LATTERMAN – The St. Louis Chronicle stated on July 27, 1895 stated that a castle employee, formerly in charge of tending a basement engine, had long since vanished. The Chronicle was not a particularly reliable source; it was roughly the St. Louis equivalent of the Chicago Mail. This was probably a misnomer for Robert Lattimer (see below).[iv]
UNDERWOOD – The same St. Louis Chronicle article stated that Mr. Underwood, Latterman’s successor, had disappeared following a row with Holmes. [v]
Unknown Boy – an article or two[vi] stated that when Holmes left Mooers’ Fork, NY around 1885, he was accompanied by a small boy later believed to have been his first victim. Sources were sketchy at best, and it may well have been his son, Robert, who was certainly not killed.
These names were spoken of as victims by Holmes or others, but were eventually disproven entirely (in many cases, they’d been disproved long before Holmes confessed to them). Many, however, are still often listed as victims in books!
It’s worth noting, though, that I have my doubts about one or two. Gertrude Conner’s family, for instance, was quite insistent that she’d died of heart failure, but it may have been because they didn’t like people thinking Holmes had “ruined” her.
KATE DURKEE – Myrta’s friend was often spoken of as a victim in the press, and Holmes confessed to killing her. But she was alive in Omaha, and sort of a badass.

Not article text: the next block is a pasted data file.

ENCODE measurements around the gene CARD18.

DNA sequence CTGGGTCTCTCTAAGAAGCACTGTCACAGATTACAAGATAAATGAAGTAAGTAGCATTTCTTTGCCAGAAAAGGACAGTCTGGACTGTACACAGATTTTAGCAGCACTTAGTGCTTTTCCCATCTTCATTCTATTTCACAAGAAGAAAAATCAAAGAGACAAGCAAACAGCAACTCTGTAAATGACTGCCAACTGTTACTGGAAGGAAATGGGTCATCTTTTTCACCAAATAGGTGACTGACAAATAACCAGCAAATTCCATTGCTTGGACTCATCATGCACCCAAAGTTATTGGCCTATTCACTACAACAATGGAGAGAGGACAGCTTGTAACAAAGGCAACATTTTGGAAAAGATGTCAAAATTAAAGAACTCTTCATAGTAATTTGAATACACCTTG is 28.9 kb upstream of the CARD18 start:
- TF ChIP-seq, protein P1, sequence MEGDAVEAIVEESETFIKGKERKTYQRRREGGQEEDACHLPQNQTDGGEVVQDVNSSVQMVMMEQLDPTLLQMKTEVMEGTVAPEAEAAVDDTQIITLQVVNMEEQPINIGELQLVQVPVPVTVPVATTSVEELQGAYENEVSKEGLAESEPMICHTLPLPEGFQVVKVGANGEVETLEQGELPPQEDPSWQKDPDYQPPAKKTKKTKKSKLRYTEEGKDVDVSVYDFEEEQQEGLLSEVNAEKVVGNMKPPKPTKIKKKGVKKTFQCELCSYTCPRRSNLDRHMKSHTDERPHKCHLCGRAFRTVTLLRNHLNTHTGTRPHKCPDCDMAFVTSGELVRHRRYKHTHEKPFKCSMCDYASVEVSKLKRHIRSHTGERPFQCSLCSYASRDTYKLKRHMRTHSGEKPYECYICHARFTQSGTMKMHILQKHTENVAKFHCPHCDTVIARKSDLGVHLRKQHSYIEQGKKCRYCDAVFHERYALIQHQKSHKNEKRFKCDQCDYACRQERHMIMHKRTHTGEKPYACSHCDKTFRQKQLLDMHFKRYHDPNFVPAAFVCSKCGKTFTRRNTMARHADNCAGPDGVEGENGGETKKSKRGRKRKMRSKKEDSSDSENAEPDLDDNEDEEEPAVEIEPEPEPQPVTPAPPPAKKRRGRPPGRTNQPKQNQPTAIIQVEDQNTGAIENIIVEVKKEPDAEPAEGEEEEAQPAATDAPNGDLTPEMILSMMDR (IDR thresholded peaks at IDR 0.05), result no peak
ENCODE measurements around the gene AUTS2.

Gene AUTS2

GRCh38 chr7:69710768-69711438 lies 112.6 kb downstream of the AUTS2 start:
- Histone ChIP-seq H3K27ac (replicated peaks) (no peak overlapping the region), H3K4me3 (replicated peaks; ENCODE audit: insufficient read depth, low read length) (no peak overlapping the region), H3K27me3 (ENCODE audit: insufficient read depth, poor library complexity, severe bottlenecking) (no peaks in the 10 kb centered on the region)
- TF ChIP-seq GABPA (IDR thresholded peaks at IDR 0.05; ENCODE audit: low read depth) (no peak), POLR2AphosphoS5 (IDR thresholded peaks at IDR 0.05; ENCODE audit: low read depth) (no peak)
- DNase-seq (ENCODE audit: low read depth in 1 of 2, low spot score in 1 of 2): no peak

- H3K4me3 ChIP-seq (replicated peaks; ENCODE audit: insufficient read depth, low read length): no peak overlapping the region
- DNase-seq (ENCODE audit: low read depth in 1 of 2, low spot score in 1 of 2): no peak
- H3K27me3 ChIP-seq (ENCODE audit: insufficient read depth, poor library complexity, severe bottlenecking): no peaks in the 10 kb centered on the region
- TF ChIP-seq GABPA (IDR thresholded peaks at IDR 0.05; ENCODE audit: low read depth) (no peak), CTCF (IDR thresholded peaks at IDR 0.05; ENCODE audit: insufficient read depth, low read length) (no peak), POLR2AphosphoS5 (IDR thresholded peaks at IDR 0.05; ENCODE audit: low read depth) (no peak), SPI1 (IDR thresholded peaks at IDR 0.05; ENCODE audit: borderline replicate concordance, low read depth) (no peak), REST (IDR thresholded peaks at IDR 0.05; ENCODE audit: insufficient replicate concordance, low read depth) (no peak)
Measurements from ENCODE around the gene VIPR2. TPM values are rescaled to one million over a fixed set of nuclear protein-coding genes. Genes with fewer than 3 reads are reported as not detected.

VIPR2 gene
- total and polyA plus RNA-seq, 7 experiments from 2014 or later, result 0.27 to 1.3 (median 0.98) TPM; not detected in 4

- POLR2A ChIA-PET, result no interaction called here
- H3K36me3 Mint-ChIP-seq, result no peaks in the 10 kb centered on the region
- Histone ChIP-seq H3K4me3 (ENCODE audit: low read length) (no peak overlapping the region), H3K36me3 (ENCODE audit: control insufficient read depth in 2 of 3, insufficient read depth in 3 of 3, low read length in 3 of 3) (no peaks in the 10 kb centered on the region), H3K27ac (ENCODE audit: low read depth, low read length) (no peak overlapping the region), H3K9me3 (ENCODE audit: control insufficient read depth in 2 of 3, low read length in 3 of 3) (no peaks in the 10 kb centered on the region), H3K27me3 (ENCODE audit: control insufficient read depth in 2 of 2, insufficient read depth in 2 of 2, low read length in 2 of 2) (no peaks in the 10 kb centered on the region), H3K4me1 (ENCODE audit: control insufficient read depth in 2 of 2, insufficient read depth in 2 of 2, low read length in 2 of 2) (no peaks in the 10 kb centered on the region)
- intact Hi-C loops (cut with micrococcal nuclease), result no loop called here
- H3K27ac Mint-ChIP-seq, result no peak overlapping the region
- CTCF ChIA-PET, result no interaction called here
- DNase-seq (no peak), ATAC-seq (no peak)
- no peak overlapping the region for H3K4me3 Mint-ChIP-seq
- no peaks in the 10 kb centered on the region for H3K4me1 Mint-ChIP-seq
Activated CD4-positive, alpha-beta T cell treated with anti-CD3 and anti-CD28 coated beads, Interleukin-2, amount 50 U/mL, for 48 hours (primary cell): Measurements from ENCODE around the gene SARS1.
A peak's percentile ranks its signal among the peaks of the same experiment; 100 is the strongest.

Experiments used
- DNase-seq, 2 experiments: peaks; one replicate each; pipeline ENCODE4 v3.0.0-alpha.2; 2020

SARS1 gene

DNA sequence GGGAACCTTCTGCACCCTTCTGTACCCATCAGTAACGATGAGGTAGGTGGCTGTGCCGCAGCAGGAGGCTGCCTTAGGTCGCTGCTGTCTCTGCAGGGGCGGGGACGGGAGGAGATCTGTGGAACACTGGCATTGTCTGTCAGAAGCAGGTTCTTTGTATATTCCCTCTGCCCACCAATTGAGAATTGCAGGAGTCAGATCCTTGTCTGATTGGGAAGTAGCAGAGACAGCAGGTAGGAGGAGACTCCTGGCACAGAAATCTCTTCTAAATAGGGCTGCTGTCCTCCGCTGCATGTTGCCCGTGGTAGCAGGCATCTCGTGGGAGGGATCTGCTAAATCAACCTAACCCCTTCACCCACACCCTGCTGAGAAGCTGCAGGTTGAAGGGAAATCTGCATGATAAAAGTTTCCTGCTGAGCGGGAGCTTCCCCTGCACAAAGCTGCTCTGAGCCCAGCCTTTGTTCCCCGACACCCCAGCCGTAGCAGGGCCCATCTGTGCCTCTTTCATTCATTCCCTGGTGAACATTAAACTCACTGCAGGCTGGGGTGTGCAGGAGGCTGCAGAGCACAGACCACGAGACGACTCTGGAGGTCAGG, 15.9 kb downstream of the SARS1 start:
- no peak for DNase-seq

HENRY ROGERS – a veteran of several lawsuits against Holmes; probably the banker named Rogers Holmes confessed to killing. Rogers was still alive at the time, though he died shortly thereafter.
JOE OWENS – briefly suggested as a victim in the press, but soon found alive.
CHARLES COLE – may have been the “Cole” Holmes confessed to killing in the incinerator, though he may have meant Wilford Cole. Charles Cole was alive in 1895.
WILFORD COLE – another possible identity of the “Cole” Holmes confessed to killing. The source suggesting him as a victim, J.C. Allen, was not reliable enough to take seriously, and Allen himself denied knowing a Wilford Cole at one point.
ROBERT LATIMER – Former janitor of the castle whom Holmes confessed to killing. Was still alive and working right near the castle. Some said it wasn’t the same Latimer, but his comments on Holmes a year later indicate that it was.
DR. HOLTON – Usually said to be an old man killed by Holmes in later retellings of his story, but Dr. Holton was actually a young woman, Dr. Elizabeth Holton. Not really suggested as a victim until long after the investigation was over, when writers pieced together threads of data and filled in the blanks with a story plausible enough that it was afterwards repeated as fact (again, the chief culprit here is Herbert Asbury). Dr. Holton died in 1933, having outlived Holmes by nearly four decades.